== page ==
Osprey Essential Histories 33 : Byzantium at War 600-1453 AD
In the middle of the sixth century the East Roman or Byzantine Emperor ruled a mighty state stretching from the Euphrates in the East to the straits of Gibraltar in the West, and from the Danube and Alps in the North to the desert fringe north of the Atlas mountains. Within 100 years, this powerful empire had been drastically reduced, yet two centuries later, the Byzantine Empire was once again a power to be reckoned with. By the middle of the eleventh century Byzantium was once more the paramount East Mediterranean and Balkan power. Its fabulous wealth attracted Viking mercenaries and central Asian nomad warriors to its armies, whose very appearance on the field of battle was sometimes enough to bring enemies to terms. These dramatic fluctuations in Byzantine fortunes and its romantic end in 1453, when the last emperor, Constantine XII, died on the ramparts fighting the crack Ottoman janissary corps, have always made the Byzantine world something of an enigma. John Haldon guides us through this fascinating history, bringing army and empire to life.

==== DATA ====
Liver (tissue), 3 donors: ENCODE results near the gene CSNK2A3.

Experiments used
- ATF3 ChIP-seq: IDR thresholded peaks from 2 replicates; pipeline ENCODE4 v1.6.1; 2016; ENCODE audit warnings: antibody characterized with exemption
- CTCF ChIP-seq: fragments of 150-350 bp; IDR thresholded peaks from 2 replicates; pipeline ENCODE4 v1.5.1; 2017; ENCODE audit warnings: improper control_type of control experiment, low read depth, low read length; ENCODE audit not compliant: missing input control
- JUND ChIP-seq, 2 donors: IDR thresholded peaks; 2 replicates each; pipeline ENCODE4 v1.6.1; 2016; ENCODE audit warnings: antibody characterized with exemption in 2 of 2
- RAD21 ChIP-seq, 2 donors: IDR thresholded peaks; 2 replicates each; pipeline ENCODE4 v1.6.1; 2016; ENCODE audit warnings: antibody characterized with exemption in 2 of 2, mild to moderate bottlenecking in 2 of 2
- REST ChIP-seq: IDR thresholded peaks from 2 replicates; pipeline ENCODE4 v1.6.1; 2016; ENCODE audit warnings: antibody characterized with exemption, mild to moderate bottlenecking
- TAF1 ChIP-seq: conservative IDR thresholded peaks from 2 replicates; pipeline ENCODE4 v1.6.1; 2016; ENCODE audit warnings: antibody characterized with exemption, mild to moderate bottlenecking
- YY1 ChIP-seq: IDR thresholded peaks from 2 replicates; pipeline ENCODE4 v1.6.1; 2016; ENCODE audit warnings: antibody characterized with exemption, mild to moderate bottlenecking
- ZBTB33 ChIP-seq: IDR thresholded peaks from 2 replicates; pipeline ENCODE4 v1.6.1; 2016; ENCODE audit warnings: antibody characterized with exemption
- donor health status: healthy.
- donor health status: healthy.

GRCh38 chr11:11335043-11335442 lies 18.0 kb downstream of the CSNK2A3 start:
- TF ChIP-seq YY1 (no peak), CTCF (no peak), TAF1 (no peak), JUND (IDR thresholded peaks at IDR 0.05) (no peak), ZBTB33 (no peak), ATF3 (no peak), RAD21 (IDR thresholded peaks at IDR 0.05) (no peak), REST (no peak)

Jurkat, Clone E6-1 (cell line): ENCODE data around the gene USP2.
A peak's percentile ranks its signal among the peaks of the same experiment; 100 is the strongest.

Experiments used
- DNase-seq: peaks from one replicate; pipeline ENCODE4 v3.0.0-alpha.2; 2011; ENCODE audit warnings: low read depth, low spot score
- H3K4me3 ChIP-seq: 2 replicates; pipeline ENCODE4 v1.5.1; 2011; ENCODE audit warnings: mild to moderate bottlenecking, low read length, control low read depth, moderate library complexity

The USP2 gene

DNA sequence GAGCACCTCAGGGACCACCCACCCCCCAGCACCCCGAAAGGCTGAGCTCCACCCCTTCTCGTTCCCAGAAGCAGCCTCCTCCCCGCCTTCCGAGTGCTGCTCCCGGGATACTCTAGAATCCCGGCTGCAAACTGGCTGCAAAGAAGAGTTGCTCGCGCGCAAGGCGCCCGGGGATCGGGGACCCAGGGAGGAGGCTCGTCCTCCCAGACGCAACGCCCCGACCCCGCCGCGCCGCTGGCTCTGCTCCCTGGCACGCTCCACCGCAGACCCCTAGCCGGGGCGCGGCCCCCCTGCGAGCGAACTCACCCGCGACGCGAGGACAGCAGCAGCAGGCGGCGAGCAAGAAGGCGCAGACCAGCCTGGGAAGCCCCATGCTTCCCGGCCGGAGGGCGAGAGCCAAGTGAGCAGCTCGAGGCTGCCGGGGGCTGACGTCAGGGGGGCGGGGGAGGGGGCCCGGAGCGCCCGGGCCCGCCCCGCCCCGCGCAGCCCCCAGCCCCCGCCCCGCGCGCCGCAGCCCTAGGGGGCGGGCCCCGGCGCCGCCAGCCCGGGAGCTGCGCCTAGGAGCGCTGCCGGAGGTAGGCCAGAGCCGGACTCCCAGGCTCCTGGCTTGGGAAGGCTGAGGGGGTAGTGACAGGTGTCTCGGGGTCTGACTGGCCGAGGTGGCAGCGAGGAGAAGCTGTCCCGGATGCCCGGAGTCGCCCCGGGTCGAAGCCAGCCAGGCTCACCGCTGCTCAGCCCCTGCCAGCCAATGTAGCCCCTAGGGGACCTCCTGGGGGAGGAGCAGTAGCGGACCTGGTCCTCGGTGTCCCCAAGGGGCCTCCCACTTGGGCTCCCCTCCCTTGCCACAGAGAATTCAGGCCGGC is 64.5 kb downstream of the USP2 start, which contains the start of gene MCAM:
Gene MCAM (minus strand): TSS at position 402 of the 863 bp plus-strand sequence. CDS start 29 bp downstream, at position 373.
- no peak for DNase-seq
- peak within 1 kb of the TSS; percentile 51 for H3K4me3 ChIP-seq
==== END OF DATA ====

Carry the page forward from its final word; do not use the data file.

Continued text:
- Background to War : The Political World of Byzantium
- Warring Sides : Neighbours and Enemies
- Outbreak : Why and How did Byzantium Fight Wars?
- The Fighting : Organising for War
- Portrait of a Soldier : Recruitment, Discipline, and Life on Campaign
- The World around War : War and Peace
- Portrait of a Civilian : Matrios : A Farmer
- How the wars ended : Death of an Empire
- Conclusion and Consequences : War, Peace, and Survival
- Further Reading
- Byzantine Rulers 527-1453 AD
Osprey Essential Histories